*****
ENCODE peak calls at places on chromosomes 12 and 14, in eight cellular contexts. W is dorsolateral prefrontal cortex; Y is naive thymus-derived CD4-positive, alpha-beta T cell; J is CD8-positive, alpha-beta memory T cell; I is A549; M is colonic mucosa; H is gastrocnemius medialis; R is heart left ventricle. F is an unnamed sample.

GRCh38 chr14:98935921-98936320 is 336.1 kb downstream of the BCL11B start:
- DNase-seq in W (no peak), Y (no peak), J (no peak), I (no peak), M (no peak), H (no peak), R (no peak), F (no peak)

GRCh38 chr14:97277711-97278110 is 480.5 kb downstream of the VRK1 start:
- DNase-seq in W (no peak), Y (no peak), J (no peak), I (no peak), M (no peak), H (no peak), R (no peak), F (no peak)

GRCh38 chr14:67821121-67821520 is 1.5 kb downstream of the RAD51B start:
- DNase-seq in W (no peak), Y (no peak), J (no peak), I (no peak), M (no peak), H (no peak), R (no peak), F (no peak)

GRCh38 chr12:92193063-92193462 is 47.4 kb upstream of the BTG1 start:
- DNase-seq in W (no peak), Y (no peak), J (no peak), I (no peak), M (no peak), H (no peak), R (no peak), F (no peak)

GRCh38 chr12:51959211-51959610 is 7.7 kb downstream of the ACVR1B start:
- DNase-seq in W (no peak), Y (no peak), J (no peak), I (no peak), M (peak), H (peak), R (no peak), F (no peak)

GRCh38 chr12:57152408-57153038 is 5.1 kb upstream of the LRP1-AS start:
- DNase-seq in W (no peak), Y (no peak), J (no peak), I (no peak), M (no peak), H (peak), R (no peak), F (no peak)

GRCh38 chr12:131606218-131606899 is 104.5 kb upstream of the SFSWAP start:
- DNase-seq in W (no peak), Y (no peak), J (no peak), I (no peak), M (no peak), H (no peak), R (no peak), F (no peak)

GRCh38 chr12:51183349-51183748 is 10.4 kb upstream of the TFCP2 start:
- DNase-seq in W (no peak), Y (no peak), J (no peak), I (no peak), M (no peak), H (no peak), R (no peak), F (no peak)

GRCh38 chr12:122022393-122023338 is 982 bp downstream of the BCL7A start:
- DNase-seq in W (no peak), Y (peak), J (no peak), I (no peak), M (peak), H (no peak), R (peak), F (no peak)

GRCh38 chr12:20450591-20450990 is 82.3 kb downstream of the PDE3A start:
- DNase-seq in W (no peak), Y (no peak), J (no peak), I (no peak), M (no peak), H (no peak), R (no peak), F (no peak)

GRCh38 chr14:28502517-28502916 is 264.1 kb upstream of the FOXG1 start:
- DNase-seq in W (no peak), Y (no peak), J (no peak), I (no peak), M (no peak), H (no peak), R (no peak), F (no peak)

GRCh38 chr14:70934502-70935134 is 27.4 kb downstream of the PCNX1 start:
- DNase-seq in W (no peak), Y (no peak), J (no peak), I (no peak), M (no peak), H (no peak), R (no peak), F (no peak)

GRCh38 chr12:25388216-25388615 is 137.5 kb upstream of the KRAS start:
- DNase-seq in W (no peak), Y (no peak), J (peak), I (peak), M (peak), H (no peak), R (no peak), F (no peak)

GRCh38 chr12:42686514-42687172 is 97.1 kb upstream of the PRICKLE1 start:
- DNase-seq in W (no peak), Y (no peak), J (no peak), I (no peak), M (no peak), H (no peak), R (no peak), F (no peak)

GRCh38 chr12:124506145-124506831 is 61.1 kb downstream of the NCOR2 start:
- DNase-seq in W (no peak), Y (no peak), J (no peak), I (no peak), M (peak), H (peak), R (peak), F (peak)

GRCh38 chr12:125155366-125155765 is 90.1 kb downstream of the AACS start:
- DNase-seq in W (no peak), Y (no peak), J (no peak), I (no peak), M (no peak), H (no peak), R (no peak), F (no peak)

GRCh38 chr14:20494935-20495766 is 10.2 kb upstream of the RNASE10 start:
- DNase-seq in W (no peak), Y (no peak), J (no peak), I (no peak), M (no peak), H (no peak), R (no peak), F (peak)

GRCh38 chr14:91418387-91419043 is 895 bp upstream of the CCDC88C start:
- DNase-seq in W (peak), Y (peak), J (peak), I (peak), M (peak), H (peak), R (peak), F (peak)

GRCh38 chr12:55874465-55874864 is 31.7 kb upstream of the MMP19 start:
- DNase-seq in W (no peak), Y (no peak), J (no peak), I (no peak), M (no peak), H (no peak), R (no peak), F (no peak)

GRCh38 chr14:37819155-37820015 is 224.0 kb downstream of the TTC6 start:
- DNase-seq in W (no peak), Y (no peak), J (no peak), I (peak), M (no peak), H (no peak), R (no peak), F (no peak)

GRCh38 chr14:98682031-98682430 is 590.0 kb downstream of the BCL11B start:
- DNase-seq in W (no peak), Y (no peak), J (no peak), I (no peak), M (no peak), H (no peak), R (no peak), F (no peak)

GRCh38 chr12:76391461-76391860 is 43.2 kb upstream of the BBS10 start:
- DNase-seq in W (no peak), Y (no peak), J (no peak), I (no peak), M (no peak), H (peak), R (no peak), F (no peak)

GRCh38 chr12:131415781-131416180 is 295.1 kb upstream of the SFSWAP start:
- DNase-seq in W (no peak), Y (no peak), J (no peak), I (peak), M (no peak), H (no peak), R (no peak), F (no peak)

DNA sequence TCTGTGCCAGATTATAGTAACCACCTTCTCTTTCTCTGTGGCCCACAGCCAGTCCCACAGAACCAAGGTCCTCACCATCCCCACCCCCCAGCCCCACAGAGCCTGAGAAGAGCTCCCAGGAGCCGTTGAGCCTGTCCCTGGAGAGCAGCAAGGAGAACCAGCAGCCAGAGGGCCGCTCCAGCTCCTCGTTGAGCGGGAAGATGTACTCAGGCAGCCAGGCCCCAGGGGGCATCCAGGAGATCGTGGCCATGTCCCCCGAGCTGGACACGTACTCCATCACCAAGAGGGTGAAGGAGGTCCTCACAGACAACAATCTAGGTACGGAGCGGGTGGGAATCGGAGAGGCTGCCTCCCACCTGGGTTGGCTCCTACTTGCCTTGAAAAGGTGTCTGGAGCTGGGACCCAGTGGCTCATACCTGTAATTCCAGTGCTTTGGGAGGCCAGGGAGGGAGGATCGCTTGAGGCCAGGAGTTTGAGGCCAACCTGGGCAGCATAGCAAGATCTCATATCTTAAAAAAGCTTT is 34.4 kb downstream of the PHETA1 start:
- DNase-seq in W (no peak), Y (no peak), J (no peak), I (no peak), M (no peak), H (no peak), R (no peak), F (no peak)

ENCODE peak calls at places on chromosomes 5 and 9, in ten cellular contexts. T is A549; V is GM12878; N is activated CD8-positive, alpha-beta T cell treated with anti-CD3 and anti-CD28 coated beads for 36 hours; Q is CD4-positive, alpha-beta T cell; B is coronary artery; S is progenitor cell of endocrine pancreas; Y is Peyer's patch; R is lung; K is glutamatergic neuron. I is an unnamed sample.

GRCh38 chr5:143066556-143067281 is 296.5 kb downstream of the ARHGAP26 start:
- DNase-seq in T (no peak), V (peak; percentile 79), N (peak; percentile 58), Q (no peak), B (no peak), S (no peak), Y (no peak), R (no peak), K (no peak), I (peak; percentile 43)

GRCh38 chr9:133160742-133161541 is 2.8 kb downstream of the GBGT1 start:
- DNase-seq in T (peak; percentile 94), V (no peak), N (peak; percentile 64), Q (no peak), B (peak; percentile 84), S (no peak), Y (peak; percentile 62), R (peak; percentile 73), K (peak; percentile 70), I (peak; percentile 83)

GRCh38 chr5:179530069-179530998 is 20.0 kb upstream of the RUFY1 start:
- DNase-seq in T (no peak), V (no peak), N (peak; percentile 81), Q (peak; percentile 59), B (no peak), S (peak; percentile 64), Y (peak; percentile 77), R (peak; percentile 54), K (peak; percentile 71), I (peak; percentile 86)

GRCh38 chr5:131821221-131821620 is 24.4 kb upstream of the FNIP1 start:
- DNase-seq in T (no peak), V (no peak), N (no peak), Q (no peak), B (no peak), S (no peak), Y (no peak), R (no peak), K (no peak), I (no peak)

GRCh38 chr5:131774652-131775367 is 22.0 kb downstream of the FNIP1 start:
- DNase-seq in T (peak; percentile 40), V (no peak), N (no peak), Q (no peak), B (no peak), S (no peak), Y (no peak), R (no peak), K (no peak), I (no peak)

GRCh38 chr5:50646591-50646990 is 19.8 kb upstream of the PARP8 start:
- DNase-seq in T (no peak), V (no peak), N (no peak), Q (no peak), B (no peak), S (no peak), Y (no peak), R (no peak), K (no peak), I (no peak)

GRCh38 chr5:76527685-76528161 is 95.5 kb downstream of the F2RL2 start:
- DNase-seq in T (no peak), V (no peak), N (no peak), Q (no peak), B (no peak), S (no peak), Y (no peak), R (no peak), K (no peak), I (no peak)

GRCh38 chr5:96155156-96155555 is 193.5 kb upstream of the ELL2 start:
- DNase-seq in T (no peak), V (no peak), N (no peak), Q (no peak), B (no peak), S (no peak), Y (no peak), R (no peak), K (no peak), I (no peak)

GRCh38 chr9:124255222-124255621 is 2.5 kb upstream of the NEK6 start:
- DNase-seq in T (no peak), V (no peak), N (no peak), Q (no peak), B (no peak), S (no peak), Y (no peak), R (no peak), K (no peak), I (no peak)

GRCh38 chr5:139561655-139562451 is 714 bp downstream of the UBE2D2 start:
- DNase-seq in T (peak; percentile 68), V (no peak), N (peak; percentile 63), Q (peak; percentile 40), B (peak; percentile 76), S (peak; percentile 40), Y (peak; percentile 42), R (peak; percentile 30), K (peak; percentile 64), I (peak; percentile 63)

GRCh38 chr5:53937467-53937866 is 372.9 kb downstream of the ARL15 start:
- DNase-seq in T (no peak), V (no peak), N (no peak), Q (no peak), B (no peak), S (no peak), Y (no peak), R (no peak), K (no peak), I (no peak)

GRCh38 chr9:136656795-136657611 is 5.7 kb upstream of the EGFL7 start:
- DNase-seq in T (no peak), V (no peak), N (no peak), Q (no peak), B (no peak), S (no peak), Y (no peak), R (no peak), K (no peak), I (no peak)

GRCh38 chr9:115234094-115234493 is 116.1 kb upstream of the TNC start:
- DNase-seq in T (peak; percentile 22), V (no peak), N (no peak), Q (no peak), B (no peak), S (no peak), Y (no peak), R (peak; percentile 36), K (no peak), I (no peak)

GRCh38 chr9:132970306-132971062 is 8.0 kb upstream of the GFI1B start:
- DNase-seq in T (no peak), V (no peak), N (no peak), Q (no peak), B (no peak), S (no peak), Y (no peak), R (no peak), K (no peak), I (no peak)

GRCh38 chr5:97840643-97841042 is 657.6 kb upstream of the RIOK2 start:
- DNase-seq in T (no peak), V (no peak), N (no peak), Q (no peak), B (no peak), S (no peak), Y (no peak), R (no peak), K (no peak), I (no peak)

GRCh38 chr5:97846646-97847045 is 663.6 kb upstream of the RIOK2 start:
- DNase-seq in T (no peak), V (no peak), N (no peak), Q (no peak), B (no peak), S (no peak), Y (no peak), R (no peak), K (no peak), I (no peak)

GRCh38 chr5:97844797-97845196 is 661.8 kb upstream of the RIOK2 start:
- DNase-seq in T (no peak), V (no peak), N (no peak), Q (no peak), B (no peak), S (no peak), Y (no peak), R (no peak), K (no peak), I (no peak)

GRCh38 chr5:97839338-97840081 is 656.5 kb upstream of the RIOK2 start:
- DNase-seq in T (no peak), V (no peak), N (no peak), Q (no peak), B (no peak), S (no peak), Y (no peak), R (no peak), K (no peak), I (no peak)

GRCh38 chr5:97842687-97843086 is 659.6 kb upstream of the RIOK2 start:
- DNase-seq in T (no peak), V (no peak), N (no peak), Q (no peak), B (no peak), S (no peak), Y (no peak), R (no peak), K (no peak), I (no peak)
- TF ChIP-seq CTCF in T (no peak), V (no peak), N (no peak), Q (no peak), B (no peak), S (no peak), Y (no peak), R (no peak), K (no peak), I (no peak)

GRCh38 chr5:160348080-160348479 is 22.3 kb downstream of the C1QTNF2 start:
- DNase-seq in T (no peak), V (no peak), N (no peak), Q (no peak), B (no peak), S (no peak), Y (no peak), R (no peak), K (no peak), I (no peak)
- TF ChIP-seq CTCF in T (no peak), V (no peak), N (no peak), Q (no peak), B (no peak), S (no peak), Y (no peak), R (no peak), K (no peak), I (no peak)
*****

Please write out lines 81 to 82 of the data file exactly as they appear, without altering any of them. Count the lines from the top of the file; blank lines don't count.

GRCh38 chr5:97846646-97847045 is 663.6 kb upstream of the RIOK2 start:
- DNase-seq in T (no peak), V (no peak), N (no peak), Q (no peak), B (no peak), S (no peak), Y (no peak), R (no peak), K (no peak), I (no peak)